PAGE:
Moreover -- and this is a problem that I believe has infected both America's artistic and political culture -- people seem to have forgotten that "transgression" as an artistic end, as advanced in the late 19th and 20th Century, had a moral component. What was supposed to be "transgressed" were the worst tendencies of our society, not the best. If you "transgress" emerging anti-racist norms, for example, you're not "transgressive". You're racist.

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Do watch D.W. Griffith's Birth of a Nation frequently? It's really great cinema. Wonder why we don't watch it now? What if most movies were still like that?

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I could be the only one here who took "History of the Motion Picture" at university. Only problem was that it was an 8am class and it was terribly easy to drift back off to sleep in the dark and cozy little theater.

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Bizarrely, were okay with Eisenstein. How about that? And we dont generally stop reading writers who necessarily have views we disagree with.

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These aren't "views", though. They're stereotypes. As I said, these pieces aren't making arguments. They're simply relying on stereotypes that we may no longer accept.

 

There probably comes a time when that no longer matters: no one is bothered by European Christian religious art, whatever their views of religion or Christianity. We even accept Bach's St. John Passion, despite its anti-Semitism. Maybe it's while the stereotypes are being contested that this makes a difference.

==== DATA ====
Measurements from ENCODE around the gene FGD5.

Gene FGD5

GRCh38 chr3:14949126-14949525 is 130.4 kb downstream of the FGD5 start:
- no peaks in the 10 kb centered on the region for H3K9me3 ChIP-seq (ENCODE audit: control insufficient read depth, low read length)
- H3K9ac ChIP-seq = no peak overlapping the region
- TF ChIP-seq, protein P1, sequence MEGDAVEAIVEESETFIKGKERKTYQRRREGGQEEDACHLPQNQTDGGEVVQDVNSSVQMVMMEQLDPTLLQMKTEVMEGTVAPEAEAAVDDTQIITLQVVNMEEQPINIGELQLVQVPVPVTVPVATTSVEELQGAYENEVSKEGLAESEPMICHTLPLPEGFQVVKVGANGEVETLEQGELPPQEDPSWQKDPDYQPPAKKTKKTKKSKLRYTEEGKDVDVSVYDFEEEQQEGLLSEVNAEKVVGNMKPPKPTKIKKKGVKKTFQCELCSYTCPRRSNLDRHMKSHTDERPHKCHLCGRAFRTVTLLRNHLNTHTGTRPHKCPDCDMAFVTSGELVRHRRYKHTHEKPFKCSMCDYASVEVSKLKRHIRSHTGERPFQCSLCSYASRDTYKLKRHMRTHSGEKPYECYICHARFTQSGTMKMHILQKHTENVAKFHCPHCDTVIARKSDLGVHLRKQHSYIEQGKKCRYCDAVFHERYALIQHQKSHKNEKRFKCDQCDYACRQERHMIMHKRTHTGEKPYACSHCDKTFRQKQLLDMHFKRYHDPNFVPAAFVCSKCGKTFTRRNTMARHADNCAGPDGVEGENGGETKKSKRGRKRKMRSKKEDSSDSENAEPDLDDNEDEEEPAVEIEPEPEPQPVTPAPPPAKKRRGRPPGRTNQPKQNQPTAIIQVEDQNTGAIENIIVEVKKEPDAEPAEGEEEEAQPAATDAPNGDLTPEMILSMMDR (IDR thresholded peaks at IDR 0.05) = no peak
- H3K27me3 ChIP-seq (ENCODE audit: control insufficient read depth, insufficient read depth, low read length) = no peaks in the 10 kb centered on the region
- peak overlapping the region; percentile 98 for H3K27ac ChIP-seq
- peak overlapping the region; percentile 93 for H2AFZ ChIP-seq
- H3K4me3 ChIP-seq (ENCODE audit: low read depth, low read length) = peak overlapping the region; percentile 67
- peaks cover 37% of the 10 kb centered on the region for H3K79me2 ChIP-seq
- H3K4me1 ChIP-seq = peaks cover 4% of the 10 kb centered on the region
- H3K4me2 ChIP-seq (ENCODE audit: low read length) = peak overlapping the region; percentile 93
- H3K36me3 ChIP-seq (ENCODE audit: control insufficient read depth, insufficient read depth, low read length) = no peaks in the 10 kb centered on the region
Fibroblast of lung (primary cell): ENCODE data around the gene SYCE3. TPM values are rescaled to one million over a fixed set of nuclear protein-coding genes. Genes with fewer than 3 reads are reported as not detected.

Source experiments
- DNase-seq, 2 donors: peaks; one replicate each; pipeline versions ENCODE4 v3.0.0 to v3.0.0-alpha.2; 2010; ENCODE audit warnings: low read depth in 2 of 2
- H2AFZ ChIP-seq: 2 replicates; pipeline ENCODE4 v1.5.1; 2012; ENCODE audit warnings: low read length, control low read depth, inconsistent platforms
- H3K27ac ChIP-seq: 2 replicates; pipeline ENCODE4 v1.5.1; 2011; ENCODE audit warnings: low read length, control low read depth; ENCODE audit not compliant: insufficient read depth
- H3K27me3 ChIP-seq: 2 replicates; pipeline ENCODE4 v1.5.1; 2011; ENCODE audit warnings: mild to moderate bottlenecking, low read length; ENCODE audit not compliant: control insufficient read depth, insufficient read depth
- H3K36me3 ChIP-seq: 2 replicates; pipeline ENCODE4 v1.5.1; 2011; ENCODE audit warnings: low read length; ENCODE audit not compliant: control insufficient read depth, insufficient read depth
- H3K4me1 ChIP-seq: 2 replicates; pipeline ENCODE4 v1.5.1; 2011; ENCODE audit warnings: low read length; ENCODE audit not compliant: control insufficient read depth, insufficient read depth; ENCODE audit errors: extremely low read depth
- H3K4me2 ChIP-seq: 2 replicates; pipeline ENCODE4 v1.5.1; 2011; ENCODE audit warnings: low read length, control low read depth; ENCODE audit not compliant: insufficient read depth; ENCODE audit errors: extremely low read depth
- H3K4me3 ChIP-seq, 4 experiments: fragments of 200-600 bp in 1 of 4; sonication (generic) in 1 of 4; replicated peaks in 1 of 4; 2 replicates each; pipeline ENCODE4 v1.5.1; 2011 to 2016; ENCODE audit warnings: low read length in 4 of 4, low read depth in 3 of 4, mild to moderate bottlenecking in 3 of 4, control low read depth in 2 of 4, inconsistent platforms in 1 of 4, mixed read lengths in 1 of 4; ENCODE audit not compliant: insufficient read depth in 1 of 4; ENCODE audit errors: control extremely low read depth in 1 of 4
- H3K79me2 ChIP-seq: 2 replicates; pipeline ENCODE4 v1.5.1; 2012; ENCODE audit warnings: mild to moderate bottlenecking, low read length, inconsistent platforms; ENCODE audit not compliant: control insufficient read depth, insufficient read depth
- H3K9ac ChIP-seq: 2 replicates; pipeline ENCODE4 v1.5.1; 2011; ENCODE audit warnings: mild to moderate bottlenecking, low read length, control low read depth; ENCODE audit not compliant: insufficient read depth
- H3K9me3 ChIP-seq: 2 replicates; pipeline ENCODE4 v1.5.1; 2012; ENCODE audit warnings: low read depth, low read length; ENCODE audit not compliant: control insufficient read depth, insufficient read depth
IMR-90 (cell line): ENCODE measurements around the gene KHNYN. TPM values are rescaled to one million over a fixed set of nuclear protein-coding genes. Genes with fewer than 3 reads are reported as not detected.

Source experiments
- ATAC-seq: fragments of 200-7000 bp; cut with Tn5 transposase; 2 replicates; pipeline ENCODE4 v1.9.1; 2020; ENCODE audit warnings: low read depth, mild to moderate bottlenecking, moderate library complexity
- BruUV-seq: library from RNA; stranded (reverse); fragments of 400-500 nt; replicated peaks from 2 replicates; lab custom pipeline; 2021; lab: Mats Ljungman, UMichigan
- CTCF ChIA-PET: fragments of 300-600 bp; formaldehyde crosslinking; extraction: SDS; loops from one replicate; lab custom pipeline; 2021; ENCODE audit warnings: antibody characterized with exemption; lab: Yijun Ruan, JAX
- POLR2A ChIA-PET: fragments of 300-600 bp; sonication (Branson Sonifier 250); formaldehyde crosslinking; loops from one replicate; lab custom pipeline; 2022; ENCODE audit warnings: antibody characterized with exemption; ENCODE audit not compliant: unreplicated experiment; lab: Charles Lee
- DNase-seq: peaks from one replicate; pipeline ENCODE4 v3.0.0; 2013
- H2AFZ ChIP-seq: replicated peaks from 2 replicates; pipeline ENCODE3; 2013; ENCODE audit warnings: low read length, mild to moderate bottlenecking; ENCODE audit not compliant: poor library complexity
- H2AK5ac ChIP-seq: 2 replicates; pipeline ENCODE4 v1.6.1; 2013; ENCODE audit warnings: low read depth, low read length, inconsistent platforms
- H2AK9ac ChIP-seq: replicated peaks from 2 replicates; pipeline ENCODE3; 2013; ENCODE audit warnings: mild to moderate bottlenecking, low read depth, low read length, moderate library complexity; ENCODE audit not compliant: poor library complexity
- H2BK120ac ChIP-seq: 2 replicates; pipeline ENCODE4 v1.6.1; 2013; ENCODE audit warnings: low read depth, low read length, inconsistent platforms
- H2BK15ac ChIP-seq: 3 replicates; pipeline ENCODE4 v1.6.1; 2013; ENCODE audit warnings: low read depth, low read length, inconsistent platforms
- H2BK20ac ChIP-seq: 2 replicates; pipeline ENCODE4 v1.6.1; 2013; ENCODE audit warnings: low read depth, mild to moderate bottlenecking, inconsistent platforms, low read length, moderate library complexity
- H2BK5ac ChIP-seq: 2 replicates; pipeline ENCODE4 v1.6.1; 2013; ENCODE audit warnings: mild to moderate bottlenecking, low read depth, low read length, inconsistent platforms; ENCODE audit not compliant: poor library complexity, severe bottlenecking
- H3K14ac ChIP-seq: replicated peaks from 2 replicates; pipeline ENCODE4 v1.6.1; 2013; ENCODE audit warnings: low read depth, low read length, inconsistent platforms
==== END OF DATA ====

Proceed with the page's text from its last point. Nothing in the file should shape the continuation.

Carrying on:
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Thinking about it, a difference between Bach and sexist ballet is that with Bach, anti-Semitism seems external to the form, and so is fairly easy to disregard (and just kick back and enjoy the music). Whereas in ballet the sexism is so pervasive, and seems so central to the style as it's come down, that it seems like it's baked in the cake.

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Yeah, that was a bit of a throwaway argument. You could also point out that nobody really watches Eisenstein for entertainment any more either.

 

More directly, while art needs to find an audience in the sense that if I make a painting, then burn it, but never tell anyone, I won't have accomplished anything of note, it's not the case that said audience necessarily has to overlap with, say, young, trendy, mainstream people. The audience doesn't even have to be contemporary with the artist! If ballet, being more expensive, must accord more with the mainstream, then that's to the weakness of the art.

 

More broadly, I don't think the case against reaction is really coherent without having an extremely Whiggish view of history. What were those "worst tendencies"? Like, who's to answer that question? Except potentially retrospectively by applying anachronistic moral judgments.

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And I didn't mean Bach. I was thinking Plato or Aquinas. But better yet take Milton – "Of nature her th' inferior in the mind" – I don't see how one disregards that line.